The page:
Story: The tax collector Ning Tsai-Shen (Leslie Cheung) is arriving in a small town. But because it has been
raining heavily, his tax notes are completely ruined. He can neither collect money nor has he got any to afford
spending the night at some place. So he decides to take shelter in an old, abandoned temple. There he meets the
Taoist swordsman Yen Che-Hsia (Wu Ma), whom, because of his strange behavior, he accidentally mistakes for a criminal.
Yen warns Ning that he should leave this temple as fast as possible, because it is said to be haunted by ghosts.
But Ning doesn't take him seriously.
The following night, Ning is enchanted by a wonderful female voice. He becomes friends with the young Nieh Hsiao-tsing (Joey Wong), not knowing that she actually is a ghost, who seduces men, so that a tree ghost can feed on their life force. Against her will, Nieh has to do what the tree-ghost tells her to, but she happens to fall in love with Ning. Eventually, she decides to help Ning, who wants to free himself from the tree ghost and who also wants, with a helping hand from the sword fighter, to free Nieh from the claws of the tree ghost.
Review: After all these years it's quite hard to write a review about a movie, which must have been
the one to make many of us get interested in Asian cinema in the first place. With its incredibly crazy genre-mixture
"A Chinese Ghost Story" takes us into a world, which has been something completely new to many of us. Nowadays this
movie is a classic and actually already enjoys cult status. The amazing, but by now rather amusingly old, special
effects add to its unique charm, as well as its great pictures and those loveable wacky characters.
As you might already expect from the title, the story is not that groundbreaking, but rather provides a wonderful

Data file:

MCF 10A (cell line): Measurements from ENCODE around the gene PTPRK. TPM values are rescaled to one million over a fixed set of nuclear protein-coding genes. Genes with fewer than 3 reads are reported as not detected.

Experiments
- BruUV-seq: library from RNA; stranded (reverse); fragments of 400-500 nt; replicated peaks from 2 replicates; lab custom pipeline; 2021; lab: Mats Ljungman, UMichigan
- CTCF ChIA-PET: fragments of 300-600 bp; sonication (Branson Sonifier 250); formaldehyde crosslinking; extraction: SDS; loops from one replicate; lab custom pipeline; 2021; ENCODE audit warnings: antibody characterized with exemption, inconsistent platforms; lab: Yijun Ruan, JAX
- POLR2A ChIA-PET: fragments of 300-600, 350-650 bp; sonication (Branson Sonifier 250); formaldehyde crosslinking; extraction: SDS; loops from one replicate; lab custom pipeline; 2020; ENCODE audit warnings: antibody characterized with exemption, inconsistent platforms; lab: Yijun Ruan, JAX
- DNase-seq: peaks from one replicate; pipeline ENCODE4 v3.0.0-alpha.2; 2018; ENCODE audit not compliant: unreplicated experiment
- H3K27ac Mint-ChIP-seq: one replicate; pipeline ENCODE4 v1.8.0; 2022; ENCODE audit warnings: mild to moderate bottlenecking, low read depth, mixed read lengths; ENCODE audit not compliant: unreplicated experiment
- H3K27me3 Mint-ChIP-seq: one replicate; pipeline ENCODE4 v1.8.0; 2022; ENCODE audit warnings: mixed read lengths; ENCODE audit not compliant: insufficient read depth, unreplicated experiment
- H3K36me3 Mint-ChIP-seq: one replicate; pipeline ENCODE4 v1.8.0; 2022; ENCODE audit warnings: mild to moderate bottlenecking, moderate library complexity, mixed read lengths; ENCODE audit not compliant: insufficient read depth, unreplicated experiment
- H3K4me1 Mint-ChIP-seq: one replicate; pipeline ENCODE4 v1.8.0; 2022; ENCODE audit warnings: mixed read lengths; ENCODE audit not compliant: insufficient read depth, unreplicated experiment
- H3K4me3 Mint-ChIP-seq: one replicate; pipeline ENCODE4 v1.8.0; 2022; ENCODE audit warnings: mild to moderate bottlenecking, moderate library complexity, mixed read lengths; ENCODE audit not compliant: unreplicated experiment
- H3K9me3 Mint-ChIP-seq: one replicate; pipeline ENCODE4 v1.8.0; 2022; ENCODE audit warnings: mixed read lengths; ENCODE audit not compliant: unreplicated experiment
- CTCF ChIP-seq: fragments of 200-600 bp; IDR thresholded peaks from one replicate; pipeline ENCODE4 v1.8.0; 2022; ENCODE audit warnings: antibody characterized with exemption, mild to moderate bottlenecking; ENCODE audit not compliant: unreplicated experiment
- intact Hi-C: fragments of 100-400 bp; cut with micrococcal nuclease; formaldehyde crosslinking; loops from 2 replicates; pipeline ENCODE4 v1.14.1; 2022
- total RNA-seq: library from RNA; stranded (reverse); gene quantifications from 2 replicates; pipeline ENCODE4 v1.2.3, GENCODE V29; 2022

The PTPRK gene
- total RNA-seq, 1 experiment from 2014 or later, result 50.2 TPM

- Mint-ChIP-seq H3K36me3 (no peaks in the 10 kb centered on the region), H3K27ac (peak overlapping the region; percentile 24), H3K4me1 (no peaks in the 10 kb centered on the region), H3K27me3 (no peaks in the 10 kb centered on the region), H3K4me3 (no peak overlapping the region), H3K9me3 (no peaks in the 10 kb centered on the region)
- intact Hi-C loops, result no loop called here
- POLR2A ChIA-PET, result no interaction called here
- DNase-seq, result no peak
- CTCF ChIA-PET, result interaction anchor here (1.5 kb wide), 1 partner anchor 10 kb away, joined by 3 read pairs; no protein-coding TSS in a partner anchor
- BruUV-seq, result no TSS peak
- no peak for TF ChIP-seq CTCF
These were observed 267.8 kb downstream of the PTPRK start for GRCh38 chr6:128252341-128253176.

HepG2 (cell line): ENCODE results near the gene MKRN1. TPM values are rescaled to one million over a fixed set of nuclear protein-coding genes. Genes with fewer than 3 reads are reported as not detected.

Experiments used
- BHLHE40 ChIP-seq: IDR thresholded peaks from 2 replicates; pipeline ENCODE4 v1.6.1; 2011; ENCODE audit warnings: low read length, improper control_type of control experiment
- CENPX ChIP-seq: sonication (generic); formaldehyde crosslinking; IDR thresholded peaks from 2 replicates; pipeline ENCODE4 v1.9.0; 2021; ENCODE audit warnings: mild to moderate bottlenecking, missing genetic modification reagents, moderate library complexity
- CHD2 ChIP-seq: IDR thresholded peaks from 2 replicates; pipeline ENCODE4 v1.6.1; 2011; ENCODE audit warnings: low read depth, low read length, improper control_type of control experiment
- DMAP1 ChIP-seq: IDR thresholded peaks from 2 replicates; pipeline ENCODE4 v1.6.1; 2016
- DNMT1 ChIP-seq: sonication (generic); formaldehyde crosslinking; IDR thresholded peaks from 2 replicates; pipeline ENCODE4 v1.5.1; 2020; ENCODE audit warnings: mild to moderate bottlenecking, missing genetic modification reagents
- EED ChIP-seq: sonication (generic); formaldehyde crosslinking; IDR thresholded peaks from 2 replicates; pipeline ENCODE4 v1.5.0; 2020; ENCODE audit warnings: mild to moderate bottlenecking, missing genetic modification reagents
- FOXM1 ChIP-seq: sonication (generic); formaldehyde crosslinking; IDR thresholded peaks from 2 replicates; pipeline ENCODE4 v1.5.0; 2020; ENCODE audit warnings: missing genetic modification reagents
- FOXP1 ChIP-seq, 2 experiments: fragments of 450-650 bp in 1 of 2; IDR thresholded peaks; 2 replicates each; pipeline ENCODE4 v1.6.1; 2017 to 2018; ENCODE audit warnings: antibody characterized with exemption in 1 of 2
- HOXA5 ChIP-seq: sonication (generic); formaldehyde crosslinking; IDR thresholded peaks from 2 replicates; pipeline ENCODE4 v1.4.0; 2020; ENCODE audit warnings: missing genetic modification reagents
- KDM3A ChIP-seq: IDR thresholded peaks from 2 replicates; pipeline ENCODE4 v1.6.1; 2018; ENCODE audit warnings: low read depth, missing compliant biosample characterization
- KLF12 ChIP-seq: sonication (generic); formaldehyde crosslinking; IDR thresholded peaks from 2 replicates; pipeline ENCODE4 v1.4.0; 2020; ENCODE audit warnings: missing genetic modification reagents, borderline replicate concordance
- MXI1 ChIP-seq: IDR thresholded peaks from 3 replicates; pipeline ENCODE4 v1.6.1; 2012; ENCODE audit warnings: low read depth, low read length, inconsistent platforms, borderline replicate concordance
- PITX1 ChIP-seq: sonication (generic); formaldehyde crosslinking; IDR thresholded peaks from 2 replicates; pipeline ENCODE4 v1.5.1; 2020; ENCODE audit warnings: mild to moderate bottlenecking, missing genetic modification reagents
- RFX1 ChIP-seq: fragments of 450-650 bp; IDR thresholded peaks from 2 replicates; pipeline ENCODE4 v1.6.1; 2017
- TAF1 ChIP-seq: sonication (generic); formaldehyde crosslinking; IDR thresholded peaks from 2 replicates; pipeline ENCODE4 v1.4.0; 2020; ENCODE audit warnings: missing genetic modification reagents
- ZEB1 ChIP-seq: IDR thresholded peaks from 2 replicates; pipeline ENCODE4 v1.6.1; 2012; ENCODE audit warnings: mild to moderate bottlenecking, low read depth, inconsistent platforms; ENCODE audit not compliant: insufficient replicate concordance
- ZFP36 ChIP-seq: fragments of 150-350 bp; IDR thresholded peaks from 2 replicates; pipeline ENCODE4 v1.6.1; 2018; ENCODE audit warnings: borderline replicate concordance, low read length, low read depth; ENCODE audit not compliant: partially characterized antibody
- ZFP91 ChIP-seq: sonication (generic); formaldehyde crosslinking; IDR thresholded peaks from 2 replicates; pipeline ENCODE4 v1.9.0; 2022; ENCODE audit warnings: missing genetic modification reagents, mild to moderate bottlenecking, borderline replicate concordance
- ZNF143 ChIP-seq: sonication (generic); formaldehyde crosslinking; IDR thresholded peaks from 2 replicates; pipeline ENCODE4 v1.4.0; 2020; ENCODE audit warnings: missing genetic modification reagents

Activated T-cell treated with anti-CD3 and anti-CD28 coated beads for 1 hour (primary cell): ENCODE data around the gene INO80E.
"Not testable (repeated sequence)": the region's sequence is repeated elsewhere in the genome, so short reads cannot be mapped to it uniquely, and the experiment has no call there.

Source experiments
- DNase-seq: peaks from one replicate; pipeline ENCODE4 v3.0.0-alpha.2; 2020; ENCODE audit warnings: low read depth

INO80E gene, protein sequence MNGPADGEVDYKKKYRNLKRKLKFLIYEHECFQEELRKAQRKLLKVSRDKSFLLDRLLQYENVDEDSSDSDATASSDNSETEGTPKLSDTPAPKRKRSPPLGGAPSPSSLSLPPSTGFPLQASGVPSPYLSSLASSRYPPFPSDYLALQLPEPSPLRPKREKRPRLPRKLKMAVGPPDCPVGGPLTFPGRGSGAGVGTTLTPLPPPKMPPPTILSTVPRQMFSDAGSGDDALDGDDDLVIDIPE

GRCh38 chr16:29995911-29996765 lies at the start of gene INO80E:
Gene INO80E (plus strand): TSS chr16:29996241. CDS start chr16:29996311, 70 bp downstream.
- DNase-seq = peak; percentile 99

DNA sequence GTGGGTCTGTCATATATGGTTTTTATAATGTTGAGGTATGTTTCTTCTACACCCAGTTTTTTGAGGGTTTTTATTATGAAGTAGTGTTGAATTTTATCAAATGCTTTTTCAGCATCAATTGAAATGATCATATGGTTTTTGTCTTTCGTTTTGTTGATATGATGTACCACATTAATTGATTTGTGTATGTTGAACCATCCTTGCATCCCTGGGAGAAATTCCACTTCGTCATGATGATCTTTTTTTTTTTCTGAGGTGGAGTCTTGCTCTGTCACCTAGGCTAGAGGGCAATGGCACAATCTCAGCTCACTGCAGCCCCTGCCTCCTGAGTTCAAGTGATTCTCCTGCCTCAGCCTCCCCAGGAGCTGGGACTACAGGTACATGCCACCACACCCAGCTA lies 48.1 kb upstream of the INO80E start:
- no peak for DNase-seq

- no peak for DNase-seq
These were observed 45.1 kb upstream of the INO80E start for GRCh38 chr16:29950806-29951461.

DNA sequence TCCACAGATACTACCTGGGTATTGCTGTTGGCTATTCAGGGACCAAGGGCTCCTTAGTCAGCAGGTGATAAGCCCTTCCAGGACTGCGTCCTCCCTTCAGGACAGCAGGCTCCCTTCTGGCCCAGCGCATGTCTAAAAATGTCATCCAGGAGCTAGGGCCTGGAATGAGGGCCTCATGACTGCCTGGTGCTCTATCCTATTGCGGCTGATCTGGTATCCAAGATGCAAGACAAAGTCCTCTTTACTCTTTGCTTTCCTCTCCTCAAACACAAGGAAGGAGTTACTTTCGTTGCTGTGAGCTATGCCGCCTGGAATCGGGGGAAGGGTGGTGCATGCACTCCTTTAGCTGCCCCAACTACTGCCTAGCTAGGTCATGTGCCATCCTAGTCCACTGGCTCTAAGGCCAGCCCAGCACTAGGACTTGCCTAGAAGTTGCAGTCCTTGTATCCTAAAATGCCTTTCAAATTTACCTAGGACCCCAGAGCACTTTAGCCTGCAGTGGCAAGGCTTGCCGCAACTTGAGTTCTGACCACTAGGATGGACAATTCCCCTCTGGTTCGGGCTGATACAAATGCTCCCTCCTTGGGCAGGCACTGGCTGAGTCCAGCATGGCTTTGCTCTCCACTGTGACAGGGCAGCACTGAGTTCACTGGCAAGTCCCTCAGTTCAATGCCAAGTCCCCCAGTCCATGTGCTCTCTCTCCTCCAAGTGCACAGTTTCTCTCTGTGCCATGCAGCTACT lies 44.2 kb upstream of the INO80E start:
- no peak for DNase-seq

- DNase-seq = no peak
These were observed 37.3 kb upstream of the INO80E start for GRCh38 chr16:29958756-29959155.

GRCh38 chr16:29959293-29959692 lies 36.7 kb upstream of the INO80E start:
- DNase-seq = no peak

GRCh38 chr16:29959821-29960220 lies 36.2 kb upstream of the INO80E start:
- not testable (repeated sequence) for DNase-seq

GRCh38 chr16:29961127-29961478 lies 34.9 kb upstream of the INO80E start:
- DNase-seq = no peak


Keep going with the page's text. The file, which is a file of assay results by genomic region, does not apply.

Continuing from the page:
framework, in which the extremely well fleshed-out characters can interact. For starters, there is the simple-minded
but good-natured tax collector Ning, who suddenly finds himself caught up in a world full of ghosts, something he, up to
this point, actually only heard of in stories. The unfortunate ghost Nieh, on the other hand, is forced to procure
men for a demon, so that it can win on power. Nieh doesn't waste any time and seduces one man after the other, most
of the time only those, who deserve to die, natch. Nieh, portrayed by Joey Wong, (who really has the charming looks for
this part) is suddenly getting some problems with Ning, because he appears to be a bit shy. In addition, he seems to be
one of the "good guys". A wonderful love-story between a man and a ghost starts to unfold and it comes along without any
While Ning personates the "hero" with whom the viewer is gradually introduced to this fascinating world, and who is
played by Leslie Cheung ("Farewell My Concubine", "Days of Being Wild") quite nicely, Wu Ma is the one responsible for the
action sequences. His portrayal of an odd old Taoist swordsmaster, who doesn't mind turning everything into a
punch line or giving us a "singing interlude", is just a lot of fun to watch.